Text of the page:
So for now, we at least know more information about Liam's hips and we will hope to garner even more info in June.

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18 February 2015

Not that you do.

Just in case any one erred in judgment and thought we have it all together, I would like to take a moment and say that pretty IG photos and FB posts do not a clear picture make.

While yes, my life could be worse (you can say that to anyone - of course life can always get worse), we are absolutely and always grateful for what we live each day, but sometimes days with a multiply challenged child are tough and reality bites hard.

Cue the vomit.

And Liam's new horrible habit of locking his jaw and closing his airway. Gagging. Gasping for breath. Then doing it again 597 times before the day is done.

Now picture him doing that in the middle of the night.

Cue the picture of the sweet little family all with children your own kids ages...if they had lived. Cue the happy-go-lucky faces of said children who can pose and smile on cue, reminding you that your kid can't.

Some days, life is asking you to take a punch in the gut - again. That doesn't mean I hate it. On the contrary, I love my life and the priviledge it is to be the mom. But the daily grind of a challenged kiddo can be taxing and on those days I think I am grateful for the moments where I look like I have it all together. ;) I can pretend, right?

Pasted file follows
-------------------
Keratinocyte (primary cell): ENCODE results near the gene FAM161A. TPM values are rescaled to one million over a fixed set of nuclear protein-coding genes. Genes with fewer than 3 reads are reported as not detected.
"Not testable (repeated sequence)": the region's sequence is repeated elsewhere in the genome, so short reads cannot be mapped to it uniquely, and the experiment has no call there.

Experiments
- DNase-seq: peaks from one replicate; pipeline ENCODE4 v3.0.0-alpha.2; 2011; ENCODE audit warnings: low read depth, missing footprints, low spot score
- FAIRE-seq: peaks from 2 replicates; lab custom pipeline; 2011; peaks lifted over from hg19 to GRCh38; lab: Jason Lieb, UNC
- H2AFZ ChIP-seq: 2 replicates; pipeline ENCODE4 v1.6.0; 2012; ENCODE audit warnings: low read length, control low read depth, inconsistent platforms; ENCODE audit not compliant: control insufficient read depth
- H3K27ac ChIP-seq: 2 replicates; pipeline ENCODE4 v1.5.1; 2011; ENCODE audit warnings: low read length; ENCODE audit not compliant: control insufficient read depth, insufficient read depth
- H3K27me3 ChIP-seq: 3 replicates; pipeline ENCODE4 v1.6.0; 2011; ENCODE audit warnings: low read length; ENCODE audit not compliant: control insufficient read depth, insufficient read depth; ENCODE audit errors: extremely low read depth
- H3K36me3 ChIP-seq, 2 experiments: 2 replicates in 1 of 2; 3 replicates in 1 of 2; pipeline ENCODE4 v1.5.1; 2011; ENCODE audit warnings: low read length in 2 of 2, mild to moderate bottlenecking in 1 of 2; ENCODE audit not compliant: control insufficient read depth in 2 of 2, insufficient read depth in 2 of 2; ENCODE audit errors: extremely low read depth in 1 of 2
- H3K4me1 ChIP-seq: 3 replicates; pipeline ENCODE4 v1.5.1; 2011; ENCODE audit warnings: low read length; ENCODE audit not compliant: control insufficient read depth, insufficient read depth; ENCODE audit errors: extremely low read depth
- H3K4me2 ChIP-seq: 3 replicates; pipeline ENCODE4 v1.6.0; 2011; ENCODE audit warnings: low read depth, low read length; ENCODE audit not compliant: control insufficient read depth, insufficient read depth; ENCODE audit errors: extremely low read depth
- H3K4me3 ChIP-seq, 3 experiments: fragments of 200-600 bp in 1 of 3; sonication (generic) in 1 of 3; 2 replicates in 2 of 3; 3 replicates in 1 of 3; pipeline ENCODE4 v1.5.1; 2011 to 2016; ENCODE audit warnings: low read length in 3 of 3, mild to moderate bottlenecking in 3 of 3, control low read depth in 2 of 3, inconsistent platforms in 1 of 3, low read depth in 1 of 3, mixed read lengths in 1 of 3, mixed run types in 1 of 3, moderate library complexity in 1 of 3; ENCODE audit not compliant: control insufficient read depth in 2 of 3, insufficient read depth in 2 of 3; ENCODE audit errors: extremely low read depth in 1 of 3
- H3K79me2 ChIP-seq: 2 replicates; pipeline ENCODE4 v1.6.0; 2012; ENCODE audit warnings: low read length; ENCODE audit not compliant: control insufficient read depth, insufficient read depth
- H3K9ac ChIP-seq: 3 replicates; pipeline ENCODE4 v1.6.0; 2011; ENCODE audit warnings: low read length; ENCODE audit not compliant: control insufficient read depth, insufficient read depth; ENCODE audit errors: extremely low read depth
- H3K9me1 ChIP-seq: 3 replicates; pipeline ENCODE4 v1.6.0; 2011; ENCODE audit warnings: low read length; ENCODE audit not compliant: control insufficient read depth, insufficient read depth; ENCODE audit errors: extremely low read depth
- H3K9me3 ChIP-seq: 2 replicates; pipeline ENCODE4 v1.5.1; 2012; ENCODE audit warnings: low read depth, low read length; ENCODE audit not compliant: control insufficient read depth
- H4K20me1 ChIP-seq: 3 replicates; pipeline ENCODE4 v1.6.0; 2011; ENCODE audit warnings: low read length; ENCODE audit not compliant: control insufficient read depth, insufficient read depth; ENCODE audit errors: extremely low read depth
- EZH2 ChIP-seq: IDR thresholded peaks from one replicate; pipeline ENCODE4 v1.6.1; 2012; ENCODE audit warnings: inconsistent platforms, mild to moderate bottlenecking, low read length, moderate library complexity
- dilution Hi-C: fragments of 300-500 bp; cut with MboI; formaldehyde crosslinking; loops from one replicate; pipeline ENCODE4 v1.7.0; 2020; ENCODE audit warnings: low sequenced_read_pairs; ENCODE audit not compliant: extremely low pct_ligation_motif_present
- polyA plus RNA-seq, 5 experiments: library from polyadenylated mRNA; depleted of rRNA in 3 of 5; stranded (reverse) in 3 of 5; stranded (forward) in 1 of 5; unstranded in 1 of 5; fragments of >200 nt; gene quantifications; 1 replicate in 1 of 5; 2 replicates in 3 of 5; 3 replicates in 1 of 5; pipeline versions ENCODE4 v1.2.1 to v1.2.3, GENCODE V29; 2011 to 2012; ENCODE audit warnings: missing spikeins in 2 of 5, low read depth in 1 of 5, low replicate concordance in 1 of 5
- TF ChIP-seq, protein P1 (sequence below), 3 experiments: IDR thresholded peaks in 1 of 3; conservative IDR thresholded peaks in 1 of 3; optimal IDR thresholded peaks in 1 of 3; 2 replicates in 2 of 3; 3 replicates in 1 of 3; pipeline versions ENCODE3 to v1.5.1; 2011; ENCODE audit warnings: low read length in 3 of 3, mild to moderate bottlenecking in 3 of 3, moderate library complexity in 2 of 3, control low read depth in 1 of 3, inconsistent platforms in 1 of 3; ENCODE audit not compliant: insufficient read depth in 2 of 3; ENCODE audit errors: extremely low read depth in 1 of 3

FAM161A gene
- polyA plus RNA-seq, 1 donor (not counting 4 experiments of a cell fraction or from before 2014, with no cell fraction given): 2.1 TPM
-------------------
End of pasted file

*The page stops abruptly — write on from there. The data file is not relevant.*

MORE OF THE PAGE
07 February 2015

Best $35 ever.

I happened across this really cool head rest while on facebook recently. It's original intent was for keeping kids from collapsing into a ball while sleeping in their car seat. But the momma who designed these has had special needs parents, like me, asking her to make one for them due to their little ones lack of head control.

While the headrest isn't perfect, because nothing involving Liam ever is, it has been a huge help keeping Liam positioned in his car seat. I'm usually having to reach back while I'm driving to help reposition him but when he has this support on he sits pretty well and I can focus on driving!😨

He didn't like it at first because we all know Liam doesn't like changes. And to him this was a big one. It took him a few days to get used to it.

Sherri is the momma who started making the Sleepy Time Headrest and she personally called me to talk to me about making one for Liam. She was more worried about making sure it worked for us than she was about selling her product. 

You can check them out on facebook or visit Sleepy Time Headrest to learn more. It velcros closed under the chin and with Liam being such an avid thruster,  I was concerned it wouldn't hold but it's done a great job and hasn't broken loose once. It's even been crash tested!

It's not usual to find a product for special needs kids that is this affordable!

Traveling with Liam is hard and until we can get a handicapped van, I'm thrilled to have something to keep us going with the vehicle we have. ❤